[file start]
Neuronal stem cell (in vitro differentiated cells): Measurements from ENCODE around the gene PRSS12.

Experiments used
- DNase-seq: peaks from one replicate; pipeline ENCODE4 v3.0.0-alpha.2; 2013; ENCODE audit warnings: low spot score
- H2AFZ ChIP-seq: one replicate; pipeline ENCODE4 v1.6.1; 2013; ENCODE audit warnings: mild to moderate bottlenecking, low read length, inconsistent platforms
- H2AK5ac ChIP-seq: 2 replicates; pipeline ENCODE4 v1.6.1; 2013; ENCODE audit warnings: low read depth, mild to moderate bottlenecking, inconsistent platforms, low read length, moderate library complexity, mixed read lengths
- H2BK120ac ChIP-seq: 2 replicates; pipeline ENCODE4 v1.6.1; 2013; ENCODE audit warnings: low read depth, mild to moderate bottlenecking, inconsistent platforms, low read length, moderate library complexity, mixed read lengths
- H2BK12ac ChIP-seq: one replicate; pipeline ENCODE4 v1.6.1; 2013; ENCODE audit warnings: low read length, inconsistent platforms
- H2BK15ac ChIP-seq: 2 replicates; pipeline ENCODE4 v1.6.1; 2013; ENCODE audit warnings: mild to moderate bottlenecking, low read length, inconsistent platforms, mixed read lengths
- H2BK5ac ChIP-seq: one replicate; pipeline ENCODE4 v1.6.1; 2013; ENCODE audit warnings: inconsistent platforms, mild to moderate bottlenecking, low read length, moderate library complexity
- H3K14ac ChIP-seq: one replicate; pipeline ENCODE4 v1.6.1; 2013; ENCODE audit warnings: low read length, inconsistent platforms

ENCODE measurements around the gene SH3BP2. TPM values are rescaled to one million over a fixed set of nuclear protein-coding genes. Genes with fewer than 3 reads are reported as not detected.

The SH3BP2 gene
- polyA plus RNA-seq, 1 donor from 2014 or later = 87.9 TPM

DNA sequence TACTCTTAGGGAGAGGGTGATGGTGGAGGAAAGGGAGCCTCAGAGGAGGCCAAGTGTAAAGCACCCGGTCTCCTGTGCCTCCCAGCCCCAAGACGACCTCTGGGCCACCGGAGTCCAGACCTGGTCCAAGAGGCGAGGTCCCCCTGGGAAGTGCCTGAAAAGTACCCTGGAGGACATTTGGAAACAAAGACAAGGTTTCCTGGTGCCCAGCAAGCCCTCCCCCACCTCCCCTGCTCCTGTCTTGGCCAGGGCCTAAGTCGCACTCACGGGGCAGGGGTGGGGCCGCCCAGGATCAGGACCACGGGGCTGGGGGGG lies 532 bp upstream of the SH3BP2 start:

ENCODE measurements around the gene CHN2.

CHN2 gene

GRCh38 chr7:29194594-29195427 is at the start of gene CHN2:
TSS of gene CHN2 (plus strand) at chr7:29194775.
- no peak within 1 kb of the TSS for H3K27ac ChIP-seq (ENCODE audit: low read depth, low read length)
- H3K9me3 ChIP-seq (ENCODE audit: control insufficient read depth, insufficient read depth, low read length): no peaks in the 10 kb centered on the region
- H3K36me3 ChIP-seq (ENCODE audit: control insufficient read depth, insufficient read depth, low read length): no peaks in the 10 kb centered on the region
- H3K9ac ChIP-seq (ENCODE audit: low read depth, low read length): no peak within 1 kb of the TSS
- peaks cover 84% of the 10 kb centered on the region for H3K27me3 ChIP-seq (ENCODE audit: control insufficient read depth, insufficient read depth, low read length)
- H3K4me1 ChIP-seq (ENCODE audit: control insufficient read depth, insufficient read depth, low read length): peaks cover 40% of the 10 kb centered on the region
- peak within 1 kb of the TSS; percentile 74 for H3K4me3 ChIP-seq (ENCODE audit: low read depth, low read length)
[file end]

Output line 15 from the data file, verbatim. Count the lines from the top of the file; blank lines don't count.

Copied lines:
ENCODE measurements around the gene CHN2.